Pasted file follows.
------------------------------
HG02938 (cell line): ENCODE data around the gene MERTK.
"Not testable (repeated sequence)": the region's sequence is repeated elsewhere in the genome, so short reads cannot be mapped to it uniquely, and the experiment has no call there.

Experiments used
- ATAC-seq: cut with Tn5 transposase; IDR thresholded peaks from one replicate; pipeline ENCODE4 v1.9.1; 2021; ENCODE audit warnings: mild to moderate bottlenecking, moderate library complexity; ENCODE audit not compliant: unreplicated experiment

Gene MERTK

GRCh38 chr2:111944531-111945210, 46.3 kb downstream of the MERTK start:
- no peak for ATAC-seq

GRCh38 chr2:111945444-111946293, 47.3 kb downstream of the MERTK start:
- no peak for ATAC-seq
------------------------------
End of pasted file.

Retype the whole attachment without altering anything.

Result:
HG02938 (cell line): ENCODE data around the gene MERTK.
"Not testable (repeated sequence)": the region's sequence is repeated elsewhere in the genome, so short reads cannot be mapped to it uniquely, and the experiment has no call there.

Experiments used
- ATAC-seq: cut with Tn5 transposase; IDR thresholded peaks from one replicate; pipeline ENCODE4 v1.9.1; 2021; ENCODE audit warnings: mild to moderate bottlenecking, moderate library complexity; ENCODE audit not compliant: unreplicated experiment

Gene MERTK

GRCh38 chr2:111944531-111945210, 46.3 kb downstream of the MERTK start:
- no peak for ATAC-seq

GRCh38 chr2:111945444-111946293, 47.3 kb downstream of the MERTK start:
- no peak for ATAC-seq